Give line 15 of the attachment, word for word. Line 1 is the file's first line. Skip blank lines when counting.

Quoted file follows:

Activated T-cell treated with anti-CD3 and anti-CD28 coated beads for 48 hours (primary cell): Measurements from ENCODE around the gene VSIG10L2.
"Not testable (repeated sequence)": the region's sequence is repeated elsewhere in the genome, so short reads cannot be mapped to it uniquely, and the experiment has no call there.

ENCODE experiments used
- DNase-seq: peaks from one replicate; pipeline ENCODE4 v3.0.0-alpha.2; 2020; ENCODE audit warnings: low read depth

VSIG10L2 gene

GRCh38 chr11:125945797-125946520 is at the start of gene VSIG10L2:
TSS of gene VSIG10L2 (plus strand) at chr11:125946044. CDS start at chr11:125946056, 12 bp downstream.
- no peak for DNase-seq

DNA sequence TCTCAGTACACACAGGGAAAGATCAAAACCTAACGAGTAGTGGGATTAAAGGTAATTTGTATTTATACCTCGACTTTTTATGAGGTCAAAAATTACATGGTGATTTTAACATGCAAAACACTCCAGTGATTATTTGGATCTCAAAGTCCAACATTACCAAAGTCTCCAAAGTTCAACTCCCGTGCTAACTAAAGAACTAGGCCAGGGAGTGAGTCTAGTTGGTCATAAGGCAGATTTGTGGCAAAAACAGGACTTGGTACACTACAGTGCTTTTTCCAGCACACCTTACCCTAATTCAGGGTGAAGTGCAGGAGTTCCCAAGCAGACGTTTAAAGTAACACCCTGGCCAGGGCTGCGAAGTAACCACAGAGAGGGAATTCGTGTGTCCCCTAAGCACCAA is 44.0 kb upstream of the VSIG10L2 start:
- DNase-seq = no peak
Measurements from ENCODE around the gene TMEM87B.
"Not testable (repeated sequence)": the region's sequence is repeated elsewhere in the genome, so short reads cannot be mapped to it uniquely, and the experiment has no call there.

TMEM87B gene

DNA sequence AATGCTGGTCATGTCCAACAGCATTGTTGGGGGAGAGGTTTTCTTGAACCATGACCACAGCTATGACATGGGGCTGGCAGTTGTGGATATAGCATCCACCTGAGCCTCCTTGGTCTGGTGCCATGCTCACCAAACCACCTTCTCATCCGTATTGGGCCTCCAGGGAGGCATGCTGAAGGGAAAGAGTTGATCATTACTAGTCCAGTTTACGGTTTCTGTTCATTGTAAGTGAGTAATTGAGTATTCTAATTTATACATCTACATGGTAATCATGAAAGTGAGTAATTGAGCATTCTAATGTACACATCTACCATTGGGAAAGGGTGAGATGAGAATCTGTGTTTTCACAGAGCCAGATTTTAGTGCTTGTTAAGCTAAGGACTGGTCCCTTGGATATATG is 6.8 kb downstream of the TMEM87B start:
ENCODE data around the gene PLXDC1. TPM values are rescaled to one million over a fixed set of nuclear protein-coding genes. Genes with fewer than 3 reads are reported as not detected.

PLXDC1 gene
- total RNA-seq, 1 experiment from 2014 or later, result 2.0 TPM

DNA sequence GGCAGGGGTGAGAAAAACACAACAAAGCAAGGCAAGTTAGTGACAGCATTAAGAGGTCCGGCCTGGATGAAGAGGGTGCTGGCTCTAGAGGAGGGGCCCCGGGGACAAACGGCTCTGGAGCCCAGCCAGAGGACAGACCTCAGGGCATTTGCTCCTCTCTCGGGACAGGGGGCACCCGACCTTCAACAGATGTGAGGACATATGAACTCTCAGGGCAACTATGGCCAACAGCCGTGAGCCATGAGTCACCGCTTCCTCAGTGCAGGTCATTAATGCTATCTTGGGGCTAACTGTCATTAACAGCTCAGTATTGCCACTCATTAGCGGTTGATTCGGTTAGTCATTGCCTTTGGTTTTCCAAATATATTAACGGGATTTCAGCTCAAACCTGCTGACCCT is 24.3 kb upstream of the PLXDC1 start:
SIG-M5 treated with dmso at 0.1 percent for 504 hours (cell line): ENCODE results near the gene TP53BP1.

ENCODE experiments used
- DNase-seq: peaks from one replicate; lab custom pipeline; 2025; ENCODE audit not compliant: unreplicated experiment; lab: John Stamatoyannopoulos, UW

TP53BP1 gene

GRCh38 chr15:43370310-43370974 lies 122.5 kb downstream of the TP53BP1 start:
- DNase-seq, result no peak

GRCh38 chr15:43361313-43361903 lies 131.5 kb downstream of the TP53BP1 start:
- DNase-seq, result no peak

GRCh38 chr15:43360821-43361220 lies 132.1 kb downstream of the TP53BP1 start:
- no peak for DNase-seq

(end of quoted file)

ENCODE data around the gene PLXDC1. TPM values are rescaled to one million over a fixed set of nuclear protein-coding genes. Genes with fewer than 3 reads are reported as not detected.